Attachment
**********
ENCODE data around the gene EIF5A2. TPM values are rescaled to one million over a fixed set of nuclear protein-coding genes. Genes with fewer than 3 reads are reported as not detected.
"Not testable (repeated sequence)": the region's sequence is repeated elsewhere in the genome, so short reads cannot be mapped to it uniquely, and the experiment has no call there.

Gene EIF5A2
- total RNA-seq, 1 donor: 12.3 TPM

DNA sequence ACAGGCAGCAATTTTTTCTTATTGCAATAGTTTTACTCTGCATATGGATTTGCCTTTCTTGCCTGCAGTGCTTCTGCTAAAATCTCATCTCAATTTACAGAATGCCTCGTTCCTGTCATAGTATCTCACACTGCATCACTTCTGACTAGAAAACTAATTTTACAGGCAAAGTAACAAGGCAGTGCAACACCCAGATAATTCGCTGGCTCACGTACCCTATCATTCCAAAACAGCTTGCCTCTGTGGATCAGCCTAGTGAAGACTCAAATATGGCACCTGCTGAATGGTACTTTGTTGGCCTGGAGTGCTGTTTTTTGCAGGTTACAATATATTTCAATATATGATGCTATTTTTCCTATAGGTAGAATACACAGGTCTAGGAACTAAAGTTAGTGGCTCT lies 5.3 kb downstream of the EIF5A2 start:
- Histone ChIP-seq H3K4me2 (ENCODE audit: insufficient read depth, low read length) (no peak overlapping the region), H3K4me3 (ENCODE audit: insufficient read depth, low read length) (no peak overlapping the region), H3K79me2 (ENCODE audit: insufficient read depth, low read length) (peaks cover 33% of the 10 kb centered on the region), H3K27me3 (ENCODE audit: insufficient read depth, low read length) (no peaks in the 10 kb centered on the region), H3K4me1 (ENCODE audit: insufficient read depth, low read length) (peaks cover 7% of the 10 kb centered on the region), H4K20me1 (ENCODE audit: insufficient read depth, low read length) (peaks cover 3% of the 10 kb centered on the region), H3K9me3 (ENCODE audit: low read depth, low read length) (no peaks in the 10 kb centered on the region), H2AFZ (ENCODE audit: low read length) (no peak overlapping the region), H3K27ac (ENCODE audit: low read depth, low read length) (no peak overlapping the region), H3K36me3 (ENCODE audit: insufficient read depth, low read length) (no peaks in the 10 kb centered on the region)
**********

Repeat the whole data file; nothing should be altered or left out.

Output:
ENCODE data around the gene EIF5A2. TPM values are rescaled to one million over a fixed set of nuclear protein-coding genes. Genes with fewer than 3 reads are reported as not detected.
"Not testable (repeated sequence)": the region's sequence is repeated elsewhere in the genome, so short reads cannot be mapped to it uniquely, and the experiment has no call there.

Gene EIF5A2
- total RNA-seq, 1 donor: 12.3 TPM

DNA sequence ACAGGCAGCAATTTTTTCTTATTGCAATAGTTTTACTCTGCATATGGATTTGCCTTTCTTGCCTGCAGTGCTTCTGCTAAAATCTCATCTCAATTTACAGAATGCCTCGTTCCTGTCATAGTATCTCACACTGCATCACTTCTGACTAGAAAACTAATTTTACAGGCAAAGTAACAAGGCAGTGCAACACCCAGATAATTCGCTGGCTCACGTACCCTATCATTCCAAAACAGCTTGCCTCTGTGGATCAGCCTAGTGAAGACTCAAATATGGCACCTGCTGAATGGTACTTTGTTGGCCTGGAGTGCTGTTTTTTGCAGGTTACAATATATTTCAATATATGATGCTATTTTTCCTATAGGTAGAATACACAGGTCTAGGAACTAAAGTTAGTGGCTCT lies 5.3 kb downstream of the EIF5A2 start:
- Histone ChIP-seq H3K4me2 (ENCODE audit: insufficient read depth, low read length) (no peak overlapping the region), H3K4me3 (ENCODE audit: insufficient read depth, low read length) (no peak overlapping the region), H3K79me2 (ENCODE audit: insufficient read depth, low read length) (peaks cover 33% of the 10 kb centered on the region), H3K27me3 (ENCODE audit: insufficient read depth, low read length) (no peaks in the 10 kb centered on the region), H3K4me1 (ENCODE audit: insufficient read depth, low read length) (peaks cover 7% of the 10 kb centered on the region), H4K20me1 (ENCODE audit: insufficient read depth, low read length) (peaks cover 3% of the 10 kb centered on the region), H3K9me3 (ENCODE audit: low read depth, low read length) (no peaks in the 10 kb centered on the region), H2AFZ (ENCODE audit: low read length) (no peak overlapping the region), H3K27ac (ENCODE audit: low read depth, low read length) (no peak overlapping the region), H3K36me3 (ENCODE audit: insufficient read depth, low read length) (no peaks in the 10 kb centered on the region)